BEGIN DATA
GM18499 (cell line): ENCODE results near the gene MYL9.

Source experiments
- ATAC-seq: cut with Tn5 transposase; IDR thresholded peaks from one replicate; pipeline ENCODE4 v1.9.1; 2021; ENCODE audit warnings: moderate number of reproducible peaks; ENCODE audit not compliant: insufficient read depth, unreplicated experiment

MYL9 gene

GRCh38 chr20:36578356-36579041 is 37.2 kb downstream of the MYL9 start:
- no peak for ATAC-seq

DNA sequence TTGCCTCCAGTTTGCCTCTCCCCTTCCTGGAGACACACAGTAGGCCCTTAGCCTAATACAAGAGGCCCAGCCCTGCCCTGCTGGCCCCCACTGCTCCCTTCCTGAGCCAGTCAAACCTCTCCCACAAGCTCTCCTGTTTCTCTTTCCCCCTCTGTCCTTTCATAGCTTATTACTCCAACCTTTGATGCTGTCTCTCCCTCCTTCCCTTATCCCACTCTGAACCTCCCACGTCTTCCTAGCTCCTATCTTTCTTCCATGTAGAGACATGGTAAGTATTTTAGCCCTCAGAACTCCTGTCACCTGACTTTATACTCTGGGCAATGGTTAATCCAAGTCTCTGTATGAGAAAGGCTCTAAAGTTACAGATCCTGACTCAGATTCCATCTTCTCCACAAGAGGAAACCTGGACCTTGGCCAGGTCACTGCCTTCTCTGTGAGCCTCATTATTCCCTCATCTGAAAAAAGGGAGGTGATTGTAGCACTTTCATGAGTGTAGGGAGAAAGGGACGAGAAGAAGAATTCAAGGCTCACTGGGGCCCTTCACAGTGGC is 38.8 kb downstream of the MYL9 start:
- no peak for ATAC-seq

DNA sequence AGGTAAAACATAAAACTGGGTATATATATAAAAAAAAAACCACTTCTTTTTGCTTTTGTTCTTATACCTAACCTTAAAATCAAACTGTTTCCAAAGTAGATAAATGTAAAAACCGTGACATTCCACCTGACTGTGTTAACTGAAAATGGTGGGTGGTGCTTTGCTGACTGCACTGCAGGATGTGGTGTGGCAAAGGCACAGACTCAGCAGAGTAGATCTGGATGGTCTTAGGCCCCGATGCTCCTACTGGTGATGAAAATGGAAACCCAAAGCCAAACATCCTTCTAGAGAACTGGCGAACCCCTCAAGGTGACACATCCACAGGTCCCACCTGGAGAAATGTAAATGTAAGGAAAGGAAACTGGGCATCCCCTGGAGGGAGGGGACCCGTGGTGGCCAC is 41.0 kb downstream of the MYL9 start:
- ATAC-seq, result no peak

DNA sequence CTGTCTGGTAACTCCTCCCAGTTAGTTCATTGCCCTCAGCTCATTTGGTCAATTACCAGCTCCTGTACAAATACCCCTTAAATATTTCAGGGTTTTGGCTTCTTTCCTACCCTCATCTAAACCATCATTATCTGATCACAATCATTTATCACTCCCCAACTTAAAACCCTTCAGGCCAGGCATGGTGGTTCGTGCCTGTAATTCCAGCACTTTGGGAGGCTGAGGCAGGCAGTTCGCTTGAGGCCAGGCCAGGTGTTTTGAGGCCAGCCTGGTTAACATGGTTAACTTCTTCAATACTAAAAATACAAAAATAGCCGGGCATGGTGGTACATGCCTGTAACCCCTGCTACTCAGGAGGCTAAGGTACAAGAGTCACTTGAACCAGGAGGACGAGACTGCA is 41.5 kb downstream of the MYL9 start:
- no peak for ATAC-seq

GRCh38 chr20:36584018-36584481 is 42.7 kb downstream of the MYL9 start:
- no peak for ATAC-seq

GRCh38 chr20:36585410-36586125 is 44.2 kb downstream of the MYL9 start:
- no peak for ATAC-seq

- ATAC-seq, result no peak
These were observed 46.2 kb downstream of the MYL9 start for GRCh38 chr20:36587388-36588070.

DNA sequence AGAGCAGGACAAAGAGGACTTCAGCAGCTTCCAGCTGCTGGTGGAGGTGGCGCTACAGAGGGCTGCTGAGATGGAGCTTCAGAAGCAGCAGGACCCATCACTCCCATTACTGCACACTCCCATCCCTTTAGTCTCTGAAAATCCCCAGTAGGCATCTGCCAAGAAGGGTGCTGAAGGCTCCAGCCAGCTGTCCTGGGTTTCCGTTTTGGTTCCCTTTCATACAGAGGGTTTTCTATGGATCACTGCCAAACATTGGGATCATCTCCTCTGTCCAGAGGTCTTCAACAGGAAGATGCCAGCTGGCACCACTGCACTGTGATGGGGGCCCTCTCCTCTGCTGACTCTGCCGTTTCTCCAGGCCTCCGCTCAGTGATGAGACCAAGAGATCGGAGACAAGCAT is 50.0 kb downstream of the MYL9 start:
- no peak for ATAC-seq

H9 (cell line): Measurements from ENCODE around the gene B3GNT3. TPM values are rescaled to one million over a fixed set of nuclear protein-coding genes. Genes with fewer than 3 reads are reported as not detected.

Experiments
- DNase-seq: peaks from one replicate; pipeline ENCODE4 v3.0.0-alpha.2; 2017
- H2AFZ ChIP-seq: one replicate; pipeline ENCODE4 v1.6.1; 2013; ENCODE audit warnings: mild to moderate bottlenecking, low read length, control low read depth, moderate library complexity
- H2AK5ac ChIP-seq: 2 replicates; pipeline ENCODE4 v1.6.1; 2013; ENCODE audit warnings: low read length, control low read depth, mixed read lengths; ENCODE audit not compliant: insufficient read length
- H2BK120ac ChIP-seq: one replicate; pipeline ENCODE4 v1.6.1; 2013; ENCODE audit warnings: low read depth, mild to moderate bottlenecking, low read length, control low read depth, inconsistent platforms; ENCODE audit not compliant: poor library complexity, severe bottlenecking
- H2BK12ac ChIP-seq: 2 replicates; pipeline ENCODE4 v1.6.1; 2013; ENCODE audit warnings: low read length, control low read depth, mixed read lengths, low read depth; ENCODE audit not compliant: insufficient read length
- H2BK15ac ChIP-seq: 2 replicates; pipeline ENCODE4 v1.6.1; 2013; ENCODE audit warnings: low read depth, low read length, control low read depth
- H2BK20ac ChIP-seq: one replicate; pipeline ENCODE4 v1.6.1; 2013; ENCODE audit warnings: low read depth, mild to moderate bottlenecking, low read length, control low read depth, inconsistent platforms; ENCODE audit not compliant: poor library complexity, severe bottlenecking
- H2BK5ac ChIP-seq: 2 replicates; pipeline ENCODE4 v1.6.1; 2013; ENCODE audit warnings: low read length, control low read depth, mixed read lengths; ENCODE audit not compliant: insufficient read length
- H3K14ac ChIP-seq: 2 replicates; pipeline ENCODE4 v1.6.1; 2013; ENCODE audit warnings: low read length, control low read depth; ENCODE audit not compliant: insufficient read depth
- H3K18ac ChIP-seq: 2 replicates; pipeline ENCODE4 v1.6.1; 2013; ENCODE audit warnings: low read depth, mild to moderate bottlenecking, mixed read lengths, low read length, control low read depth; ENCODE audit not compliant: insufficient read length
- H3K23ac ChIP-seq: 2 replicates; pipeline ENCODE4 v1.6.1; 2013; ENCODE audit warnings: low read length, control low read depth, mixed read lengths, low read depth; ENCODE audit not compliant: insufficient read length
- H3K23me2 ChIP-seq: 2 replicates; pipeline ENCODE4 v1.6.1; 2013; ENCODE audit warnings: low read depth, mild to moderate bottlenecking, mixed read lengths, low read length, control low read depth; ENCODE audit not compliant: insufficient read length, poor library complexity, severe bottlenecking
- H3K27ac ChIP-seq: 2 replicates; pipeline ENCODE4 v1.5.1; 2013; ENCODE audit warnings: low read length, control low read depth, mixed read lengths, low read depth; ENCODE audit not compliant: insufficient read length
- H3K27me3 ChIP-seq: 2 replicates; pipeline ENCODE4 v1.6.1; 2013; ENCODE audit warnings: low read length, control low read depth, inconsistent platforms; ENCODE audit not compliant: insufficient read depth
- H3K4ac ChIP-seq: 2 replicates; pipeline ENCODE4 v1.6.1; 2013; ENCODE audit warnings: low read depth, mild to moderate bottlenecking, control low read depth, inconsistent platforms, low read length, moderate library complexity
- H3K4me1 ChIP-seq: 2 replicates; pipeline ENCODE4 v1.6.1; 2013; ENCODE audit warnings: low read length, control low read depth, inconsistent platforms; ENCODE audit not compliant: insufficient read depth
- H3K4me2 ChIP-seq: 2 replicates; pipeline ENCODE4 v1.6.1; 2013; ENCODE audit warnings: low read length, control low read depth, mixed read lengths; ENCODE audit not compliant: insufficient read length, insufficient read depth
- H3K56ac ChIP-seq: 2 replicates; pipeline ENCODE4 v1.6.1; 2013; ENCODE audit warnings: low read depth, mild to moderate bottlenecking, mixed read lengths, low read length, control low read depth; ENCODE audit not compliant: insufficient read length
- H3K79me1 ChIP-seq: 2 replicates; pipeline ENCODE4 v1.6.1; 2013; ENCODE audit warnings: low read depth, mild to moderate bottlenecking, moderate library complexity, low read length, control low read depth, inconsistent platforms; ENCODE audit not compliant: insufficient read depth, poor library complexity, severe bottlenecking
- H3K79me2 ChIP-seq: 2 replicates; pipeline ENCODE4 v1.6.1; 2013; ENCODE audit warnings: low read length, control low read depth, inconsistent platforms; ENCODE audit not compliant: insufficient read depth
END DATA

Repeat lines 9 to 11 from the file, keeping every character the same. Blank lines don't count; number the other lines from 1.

DNA sequence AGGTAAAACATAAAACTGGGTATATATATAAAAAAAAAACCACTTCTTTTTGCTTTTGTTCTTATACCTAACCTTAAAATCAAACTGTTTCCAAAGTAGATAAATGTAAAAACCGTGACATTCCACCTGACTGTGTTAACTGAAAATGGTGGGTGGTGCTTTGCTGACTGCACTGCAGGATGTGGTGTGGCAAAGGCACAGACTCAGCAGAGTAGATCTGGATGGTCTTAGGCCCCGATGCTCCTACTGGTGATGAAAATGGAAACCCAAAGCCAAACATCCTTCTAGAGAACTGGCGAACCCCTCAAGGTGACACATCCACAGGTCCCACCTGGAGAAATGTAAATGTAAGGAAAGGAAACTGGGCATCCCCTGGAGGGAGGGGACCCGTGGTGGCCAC is 41.0 kb downstream of the MYL9 start:
- ATAC-seq, result no peak

DNA sequence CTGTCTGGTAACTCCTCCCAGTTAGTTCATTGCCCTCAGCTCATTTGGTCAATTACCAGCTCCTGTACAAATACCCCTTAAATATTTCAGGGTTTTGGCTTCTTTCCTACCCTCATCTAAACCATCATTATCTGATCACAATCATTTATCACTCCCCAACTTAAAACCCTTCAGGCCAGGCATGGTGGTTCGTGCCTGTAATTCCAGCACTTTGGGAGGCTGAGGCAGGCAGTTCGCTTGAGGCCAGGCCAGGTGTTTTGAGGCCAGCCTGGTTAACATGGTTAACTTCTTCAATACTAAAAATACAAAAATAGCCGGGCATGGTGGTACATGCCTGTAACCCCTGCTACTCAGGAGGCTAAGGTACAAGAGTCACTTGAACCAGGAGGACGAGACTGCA is 41.5 kb downstream of the MYL9 start: